A microwave oven heats water because the microwave radiation interacts with the dipole (separated positive and negative charge) of the water molecule. The microwaves turn the water molecules back and forth at approximately the frequency of the microwaves, imparting energy to them. Sometimes you may hear that the microwaves are interacting with a resonant frequency of the water molecule (like a radio gets tuned to a frequency), but that is actually not the case. Anything with a dipole moment will absorb microwave radiation, so microwave ovens will also heat fats and sugars, for example.
A fairly simple explantion of how a microwave oven works is at this website.
As for the second part of the question, there is indeed some danger of sudden boiling of water that has been microwaved. The reason is that it is possible for water to get "superheated." Normally, we think of water boiling when it reaches its boiling temperature. But, boiling doesn't start until there is "nucleation" of bubbles - some irregularity to get the process started. If there is no nucleation, the liquid can be heated above its boiling point (this is called being "superheated"). A similar phenomenon can result in cooling below the freezing point; this state is called "supercooled."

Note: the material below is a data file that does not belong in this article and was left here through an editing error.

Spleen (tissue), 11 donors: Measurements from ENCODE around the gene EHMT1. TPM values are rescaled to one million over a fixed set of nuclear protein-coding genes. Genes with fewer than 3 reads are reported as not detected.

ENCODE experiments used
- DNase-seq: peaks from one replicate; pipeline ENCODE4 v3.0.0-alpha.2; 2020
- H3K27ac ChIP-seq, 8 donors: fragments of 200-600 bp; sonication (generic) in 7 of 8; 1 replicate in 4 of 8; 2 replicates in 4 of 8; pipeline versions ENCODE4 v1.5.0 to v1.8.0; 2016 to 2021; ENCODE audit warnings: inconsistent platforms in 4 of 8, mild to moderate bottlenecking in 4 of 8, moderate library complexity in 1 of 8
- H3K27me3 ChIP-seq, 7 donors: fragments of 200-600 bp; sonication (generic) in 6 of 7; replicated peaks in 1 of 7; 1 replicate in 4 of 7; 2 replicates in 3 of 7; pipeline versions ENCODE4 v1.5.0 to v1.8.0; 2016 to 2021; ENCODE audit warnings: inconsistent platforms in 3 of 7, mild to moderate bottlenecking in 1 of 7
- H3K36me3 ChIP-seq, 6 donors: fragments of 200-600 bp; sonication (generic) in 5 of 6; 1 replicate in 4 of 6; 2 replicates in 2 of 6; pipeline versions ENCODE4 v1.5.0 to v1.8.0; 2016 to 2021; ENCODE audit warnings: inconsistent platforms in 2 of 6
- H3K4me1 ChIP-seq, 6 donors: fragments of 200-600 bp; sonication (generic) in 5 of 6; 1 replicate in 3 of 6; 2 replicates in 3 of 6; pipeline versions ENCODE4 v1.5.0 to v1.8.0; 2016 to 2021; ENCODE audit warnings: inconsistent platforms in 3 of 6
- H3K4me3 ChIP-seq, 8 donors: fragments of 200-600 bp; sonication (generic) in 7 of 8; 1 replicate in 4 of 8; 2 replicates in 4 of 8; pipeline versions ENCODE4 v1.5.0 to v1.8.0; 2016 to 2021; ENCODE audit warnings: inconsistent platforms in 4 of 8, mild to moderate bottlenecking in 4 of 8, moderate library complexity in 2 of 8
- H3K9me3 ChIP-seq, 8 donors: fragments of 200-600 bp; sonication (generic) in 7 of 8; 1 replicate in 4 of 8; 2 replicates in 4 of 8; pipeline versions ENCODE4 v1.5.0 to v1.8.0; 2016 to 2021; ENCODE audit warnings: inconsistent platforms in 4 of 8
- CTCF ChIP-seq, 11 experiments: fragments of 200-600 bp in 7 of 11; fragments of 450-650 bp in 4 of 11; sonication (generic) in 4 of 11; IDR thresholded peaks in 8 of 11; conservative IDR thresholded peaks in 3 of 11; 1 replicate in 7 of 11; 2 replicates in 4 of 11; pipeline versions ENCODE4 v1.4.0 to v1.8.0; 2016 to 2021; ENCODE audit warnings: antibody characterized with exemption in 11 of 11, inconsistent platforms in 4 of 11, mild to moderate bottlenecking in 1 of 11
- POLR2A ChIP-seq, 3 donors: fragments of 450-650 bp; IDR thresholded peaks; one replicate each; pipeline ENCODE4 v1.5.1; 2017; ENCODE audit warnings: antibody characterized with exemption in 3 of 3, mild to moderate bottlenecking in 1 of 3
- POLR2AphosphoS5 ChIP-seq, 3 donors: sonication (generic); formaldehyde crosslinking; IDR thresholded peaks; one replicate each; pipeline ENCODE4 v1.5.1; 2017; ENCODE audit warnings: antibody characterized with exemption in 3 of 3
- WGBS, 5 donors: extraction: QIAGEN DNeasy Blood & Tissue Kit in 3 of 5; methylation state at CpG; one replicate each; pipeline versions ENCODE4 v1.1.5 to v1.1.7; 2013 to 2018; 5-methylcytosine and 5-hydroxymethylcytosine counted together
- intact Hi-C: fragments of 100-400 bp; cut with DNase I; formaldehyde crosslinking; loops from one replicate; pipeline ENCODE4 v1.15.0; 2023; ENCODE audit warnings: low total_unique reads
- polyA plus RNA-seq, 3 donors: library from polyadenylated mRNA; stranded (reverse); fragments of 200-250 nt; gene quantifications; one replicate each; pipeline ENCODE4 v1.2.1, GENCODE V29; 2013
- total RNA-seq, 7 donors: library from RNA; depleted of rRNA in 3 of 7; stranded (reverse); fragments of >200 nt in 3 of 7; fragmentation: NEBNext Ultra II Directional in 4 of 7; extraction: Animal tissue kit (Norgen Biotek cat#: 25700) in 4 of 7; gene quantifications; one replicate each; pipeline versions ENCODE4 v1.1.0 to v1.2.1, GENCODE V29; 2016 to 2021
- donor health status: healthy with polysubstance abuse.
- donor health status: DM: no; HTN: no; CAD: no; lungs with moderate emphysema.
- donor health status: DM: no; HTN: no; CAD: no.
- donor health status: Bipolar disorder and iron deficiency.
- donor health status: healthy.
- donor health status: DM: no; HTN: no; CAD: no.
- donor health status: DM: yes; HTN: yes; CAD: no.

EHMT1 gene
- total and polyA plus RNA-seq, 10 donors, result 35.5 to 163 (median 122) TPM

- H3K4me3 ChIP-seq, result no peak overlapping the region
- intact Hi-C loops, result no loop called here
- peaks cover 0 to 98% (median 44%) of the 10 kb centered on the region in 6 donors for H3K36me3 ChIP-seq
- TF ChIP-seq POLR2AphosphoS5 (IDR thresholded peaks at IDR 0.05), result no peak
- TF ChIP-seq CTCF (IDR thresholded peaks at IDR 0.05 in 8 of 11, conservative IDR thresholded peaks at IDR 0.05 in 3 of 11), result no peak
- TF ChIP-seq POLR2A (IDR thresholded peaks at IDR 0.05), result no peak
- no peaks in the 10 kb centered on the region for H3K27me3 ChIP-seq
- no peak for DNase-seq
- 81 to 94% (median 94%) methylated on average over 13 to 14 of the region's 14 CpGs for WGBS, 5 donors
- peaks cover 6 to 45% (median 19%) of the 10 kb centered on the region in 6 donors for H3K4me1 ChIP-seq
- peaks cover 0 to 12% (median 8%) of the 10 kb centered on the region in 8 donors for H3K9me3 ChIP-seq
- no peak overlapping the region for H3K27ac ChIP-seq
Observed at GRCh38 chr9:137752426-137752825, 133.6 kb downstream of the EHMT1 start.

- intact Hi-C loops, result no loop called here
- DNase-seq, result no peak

Superheated water can be dangerous. As soon as nucleation occurs (perhaps by putting something in the water or moving the container), all the stored energy which was used to heat the water above its boiling temperature will go into boiling the liquid. This sudden large amount of boiling can produce scalding if you are too close to it.
We have included this second part of the question because it comes up often, especially in the form of a story that has been widely circulated on the Internet. The story tells of an unfortunate person who heated water in a microwave, took it out and looked into the cup, and had the water "blow up" in sudden violent boiling and scald his face horribly. The recipient of the e-mail is urged to forward the warning "to friends and family."
Many stories like this that
get passed around the Internet are hoaxes (especially the ones
that ask to be forwarded to everyone you know).
While this particular e-mail may well be such a hoax, and is probably overly alarmist,
the potential problem it warns about is real.
The possible "Urban Legend" nature of the specific story
that circulates on the Internet is discussed on these Websites:
Please note again (as both of these sites mention) that there is a real danger, because of the possibility of superheating the water.
The U.S. Food and Drug Administration has a page with safety information
about microwave ovens:
FDA microwave oven page
This page updated December 3, 2013